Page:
Full back E.H. Gates London Caledonians Full back Michael Keeping Southampton
Wing half Cpl Cartlidge The Army Wing half Tommy Magee West Bromwich Albion
Centre half Billy Bryant Millwall Centre half Jimmy Waugh Sheffield United
Wing half F.H. Ewer Corinthians Wing half George Harkus Southampton
Forward Clifford Tarr Mossley Forward Wally Harris Birmingham
Forward Edgar Kail Dulwich Hamlet Forward David Jack Bolton Wanderers
Forward Wilfred Minter St Albans City Forward Bill Rawlings Southampton
Forward Frank Macey Kingstonian Forward Joe Smith Bolton Wanderers
Forward Walter Bellamy Dulwich Hamlet Forward Fred Tunstall Sheffield United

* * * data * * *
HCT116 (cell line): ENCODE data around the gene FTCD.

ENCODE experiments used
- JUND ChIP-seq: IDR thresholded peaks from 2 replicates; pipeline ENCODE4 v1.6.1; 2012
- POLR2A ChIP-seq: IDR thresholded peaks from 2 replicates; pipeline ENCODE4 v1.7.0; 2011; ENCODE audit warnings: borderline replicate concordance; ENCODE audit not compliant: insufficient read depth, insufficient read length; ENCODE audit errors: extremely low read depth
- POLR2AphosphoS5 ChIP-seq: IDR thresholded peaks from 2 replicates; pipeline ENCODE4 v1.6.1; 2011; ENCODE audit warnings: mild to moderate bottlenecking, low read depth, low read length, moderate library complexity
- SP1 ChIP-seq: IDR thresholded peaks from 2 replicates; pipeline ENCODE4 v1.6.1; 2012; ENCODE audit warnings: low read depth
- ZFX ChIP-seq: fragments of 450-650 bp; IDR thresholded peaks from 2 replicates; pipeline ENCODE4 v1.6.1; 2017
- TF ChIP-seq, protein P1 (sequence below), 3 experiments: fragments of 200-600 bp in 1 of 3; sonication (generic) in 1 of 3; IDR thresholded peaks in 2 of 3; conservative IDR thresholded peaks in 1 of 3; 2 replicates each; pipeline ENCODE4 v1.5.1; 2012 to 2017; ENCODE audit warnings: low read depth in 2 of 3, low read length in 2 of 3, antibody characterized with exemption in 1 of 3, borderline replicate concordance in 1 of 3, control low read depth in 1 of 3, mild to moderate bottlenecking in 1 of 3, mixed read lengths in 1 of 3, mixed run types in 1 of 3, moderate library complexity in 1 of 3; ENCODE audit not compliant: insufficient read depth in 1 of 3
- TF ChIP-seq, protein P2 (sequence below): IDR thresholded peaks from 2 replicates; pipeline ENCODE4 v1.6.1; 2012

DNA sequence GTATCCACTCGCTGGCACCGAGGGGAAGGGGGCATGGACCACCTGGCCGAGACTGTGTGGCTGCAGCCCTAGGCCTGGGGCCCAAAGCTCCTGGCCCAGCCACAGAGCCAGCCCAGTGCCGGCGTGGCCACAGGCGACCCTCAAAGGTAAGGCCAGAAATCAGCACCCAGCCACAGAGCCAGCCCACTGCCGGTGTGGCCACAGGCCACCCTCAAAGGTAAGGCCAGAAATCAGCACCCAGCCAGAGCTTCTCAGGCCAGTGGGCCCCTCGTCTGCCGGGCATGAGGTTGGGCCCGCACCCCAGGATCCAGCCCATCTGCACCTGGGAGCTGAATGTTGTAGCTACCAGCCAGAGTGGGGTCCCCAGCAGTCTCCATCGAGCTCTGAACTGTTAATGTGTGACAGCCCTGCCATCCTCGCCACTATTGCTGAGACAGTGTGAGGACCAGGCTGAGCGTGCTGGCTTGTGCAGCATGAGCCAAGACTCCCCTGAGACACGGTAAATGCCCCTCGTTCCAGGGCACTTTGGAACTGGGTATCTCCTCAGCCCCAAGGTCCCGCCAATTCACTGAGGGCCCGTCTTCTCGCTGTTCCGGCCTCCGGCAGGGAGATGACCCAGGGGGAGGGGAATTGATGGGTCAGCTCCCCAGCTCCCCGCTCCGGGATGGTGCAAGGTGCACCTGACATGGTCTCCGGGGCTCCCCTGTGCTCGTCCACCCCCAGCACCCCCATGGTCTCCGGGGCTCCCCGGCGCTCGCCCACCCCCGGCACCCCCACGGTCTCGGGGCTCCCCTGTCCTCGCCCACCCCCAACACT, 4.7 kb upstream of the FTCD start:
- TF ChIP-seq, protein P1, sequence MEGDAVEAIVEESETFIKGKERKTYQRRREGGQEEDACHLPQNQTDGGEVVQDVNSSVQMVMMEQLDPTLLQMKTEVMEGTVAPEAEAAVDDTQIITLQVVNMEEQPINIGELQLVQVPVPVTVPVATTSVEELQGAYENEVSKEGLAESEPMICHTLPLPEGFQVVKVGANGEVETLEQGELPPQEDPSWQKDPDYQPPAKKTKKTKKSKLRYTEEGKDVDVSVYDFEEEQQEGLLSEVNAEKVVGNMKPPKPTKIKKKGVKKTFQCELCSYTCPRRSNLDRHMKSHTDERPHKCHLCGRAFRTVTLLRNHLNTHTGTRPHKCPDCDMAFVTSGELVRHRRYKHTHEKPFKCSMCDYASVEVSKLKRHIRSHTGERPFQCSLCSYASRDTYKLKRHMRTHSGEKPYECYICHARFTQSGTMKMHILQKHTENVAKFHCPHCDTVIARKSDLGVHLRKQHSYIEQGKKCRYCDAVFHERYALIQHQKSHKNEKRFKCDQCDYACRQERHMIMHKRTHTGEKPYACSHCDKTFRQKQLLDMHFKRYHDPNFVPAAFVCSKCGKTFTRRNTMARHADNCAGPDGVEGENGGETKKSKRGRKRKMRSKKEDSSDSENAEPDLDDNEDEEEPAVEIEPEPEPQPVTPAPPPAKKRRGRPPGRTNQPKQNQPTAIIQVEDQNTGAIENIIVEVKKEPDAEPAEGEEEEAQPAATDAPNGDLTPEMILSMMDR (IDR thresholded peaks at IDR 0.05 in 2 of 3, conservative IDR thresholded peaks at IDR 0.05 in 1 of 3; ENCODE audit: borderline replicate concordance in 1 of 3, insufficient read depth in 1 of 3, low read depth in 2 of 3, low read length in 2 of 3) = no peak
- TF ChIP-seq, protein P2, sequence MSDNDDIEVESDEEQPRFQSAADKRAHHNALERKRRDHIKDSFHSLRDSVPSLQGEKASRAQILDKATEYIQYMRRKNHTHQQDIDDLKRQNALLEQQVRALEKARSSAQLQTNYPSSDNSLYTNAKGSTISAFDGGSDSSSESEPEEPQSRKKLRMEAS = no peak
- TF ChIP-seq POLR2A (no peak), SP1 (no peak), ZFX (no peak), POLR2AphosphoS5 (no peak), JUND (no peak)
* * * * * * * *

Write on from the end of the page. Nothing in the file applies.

Medals were presented to both teams by the Lord Mayor of Manchester, Councillor Miles E. Mitchell.[11] The Manchester Guardian was disappointed with the Professionals, whose forwards could not finish, whose creative players were ineffective, and whose defensive players were not up to the standard of their Amateur counterparts and failed to communicate with their goalkeeper.[11] In contrast, Bellamy crossed well, and the "indefatigable"[8] Macey "set an example to every player on the field in the matter of shooting."[11] They were well supported by a "hard-working set of half-backs, who stood on no ceremony, and persisted in their tackling with the relish and vigour of terriers",[11] Bryant in particular, whose play both defensive and constructive impressed, "and [whose] ground passing was something of a model",[11] and by a confident pair of full backs in E.H. Gates and Frank Twine.[8] Bryant wrote some years later that Macey "gave the finest exposition of inside forward play I have ever seen, and quite overshadowed the more famous Bolton Wanderers' inside forwards, David Jack and Joe Smith."[14] The result of the match was so unexpected that it found a place in a 1999 compilation of "football's strangest matches".[9]